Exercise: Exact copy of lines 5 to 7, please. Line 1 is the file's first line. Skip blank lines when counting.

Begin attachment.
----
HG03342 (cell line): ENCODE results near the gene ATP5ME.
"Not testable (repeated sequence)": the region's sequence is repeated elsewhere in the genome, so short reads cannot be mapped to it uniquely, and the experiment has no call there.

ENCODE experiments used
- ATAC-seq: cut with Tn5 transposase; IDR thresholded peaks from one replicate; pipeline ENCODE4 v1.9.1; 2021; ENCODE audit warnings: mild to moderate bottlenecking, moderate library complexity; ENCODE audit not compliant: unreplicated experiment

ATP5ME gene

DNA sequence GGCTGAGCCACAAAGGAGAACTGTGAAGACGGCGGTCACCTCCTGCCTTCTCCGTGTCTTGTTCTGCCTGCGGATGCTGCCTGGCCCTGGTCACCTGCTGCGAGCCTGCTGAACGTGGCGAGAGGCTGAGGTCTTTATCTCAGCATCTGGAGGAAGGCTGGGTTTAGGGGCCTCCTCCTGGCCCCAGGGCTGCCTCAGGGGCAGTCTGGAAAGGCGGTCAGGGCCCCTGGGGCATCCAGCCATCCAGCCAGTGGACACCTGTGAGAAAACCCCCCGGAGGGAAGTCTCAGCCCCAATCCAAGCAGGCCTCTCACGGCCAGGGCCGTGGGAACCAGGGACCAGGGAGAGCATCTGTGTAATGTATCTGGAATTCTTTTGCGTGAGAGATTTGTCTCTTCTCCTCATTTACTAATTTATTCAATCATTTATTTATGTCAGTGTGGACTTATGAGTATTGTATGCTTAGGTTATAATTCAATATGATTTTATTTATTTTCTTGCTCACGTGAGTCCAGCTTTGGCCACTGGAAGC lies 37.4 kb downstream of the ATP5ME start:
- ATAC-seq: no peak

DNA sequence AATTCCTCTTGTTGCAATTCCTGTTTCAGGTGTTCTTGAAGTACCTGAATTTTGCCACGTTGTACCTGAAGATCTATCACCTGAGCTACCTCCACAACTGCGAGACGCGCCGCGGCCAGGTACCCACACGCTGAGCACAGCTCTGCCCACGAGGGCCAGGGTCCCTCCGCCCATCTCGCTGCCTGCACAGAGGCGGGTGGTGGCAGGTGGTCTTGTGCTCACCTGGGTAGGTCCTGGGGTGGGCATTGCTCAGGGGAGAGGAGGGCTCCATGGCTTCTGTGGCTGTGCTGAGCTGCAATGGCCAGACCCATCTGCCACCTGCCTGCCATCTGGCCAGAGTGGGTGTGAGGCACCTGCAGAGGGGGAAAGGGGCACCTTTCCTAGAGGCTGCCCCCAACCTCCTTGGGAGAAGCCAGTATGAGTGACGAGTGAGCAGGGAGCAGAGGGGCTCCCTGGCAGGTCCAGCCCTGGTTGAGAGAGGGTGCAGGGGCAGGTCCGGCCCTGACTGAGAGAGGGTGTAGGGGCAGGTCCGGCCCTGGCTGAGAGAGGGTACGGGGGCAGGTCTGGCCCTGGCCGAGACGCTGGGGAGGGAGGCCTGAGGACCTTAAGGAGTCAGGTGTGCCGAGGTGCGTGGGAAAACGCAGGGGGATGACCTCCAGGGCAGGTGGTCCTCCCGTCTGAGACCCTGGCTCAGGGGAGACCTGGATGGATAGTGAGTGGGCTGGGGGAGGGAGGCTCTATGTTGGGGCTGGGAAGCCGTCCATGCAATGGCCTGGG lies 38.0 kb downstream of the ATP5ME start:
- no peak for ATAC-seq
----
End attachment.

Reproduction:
ATP5ME gene

DNA sequence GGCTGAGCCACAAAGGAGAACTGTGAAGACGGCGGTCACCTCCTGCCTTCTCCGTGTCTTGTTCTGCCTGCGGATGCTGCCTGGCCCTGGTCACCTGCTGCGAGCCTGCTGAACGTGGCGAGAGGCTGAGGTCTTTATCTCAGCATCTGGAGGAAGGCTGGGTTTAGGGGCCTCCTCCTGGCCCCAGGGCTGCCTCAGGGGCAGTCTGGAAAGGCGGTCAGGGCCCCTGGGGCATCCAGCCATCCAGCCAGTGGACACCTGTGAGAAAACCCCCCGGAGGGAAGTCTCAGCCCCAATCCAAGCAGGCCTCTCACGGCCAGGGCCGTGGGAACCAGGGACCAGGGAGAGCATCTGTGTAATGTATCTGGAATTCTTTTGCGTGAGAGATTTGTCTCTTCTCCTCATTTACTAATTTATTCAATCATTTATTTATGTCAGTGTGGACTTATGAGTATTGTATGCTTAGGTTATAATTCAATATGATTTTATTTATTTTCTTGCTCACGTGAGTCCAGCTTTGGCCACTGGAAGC lies 37.4 kb downstream of the ATP5ME start:
- ATAC-seq: no peak